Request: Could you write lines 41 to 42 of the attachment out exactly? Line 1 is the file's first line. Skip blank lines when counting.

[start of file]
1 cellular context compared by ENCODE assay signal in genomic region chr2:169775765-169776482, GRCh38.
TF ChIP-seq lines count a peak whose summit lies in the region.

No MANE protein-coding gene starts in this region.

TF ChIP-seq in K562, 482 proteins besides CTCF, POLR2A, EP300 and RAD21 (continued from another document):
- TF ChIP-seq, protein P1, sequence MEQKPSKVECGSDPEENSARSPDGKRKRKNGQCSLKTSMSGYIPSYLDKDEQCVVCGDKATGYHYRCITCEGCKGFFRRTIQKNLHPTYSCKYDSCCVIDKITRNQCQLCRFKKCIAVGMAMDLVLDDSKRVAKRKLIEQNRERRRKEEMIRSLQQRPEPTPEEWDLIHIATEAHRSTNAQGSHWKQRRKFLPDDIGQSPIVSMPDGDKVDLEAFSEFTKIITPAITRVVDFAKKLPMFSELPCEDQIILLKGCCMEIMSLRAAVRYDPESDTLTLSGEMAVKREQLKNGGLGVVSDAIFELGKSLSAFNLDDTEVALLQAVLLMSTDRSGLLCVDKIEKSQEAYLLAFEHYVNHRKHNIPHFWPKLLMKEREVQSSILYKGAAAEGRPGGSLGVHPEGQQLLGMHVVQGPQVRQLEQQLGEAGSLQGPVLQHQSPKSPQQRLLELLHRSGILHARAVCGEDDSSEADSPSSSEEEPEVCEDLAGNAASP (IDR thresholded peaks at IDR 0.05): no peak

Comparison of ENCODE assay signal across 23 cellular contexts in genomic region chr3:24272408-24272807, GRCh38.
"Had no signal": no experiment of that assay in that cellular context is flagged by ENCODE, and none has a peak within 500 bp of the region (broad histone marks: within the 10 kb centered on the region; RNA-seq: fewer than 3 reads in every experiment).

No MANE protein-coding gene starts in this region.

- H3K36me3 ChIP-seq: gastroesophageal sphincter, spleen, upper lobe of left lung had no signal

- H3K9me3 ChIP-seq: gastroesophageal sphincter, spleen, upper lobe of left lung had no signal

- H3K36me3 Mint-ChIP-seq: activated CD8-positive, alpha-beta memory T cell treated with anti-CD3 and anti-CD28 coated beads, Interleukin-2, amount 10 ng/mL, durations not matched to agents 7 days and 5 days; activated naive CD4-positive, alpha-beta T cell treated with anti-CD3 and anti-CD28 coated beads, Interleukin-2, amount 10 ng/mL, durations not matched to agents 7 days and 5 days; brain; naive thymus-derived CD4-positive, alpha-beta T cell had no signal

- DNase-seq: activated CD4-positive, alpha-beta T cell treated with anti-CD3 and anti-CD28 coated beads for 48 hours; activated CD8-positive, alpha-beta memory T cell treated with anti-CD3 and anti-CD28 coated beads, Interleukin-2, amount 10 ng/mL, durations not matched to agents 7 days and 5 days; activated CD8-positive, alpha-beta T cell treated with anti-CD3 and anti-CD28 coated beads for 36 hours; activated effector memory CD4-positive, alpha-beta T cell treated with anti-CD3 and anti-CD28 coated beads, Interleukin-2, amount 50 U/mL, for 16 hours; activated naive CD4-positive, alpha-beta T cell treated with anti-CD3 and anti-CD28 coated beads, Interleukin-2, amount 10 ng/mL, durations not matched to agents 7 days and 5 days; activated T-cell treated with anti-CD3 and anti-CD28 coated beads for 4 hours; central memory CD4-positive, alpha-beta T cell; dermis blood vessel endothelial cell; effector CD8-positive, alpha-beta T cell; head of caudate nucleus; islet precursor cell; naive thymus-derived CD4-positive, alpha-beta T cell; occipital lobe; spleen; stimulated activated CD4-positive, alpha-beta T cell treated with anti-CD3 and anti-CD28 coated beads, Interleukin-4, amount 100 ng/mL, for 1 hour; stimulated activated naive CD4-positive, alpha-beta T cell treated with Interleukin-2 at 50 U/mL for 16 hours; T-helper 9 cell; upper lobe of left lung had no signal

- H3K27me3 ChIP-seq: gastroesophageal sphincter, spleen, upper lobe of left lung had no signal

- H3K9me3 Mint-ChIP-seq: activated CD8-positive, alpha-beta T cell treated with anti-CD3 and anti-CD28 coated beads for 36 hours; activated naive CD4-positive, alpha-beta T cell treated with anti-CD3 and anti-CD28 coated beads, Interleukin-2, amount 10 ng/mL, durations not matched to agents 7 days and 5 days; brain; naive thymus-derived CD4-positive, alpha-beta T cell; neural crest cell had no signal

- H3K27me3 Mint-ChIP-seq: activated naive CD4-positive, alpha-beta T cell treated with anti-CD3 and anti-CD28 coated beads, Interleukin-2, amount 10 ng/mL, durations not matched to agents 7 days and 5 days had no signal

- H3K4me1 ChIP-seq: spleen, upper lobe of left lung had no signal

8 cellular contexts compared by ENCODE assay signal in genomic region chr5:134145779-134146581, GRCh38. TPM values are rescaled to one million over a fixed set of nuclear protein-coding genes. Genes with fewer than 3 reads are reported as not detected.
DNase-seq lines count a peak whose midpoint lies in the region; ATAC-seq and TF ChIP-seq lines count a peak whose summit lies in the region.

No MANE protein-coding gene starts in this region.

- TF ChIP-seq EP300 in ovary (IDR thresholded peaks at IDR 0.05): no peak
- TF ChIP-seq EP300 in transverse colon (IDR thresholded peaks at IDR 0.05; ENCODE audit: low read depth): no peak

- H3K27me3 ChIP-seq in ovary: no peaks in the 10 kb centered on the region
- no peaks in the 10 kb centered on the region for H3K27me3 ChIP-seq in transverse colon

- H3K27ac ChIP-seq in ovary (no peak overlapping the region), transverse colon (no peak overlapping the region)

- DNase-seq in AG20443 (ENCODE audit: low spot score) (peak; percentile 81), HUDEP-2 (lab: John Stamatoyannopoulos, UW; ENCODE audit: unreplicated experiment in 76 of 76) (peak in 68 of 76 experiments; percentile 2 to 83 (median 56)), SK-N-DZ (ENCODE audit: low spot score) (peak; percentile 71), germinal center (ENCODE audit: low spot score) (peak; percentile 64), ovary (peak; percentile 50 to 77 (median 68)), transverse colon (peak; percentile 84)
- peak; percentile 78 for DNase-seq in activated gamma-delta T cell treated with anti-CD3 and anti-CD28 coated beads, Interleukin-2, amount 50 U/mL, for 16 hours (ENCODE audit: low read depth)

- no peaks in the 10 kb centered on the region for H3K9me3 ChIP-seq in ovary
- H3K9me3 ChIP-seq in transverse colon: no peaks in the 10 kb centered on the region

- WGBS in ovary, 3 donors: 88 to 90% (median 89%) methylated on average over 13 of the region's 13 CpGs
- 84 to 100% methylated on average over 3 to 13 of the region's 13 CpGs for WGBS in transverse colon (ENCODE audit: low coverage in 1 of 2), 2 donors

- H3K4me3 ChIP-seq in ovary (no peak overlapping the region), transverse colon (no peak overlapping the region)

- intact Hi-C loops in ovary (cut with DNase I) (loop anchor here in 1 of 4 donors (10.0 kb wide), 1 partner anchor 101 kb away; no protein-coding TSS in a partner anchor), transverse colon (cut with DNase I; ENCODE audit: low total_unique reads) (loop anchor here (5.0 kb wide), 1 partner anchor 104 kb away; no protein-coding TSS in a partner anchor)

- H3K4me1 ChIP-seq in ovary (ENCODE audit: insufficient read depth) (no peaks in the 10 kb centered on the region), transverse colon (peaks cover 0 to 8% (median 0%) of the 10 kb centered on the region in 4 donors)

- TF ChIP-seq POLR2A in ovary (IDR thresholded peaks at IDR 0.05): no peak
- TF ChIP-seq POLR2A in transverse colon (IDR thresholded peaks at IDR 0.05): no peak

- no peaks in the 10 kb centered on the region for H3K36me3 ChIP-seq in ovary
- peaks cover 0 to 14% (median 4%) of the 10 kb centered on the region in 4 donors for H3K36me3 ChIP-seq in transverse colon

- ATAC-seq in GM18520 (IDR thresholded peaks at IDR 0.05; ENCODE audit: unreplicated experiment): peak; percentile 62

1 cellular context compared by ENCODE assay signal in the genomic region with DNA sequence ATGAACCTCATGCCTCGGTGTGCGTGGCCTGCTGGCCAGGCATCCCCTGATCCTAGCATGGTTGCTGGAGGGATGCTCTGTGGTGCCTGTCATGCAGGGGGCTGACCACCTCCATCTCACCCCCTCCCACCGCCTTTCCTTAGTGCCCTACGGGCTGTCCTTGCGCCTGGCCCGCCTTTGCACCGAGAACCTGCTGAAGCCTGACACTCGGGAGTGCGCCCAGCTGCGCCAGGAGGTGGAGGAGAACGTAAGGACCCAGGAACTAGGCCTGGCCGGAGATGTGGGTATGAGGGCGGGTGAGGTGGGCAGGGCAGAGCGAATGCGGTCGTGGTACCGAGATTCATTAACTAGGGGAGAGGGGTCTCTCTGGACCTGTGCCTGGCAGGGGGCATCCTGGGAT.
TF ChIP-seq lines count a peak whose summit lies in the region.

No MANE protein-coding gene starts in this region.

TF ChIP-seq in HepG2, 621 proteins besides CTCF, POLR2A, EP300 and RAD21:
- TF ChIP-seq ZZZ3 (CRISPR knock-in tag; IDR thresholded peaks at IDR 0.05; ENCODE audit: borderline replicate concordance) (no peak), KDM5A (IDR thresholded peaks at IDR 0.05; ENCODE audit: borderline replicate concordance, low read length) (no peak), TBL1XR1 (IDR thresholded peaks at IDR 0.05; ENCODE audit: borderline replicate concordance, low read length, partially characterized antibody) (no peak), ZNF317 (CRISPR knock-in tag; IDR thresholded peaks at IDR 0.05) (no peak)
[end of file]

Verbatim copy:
No MANE protein-coding gene starts in this region.

TF ChIP-seq in HepG2, 621 proteins besides CTCF, POLR2A, EP300 and RAD21: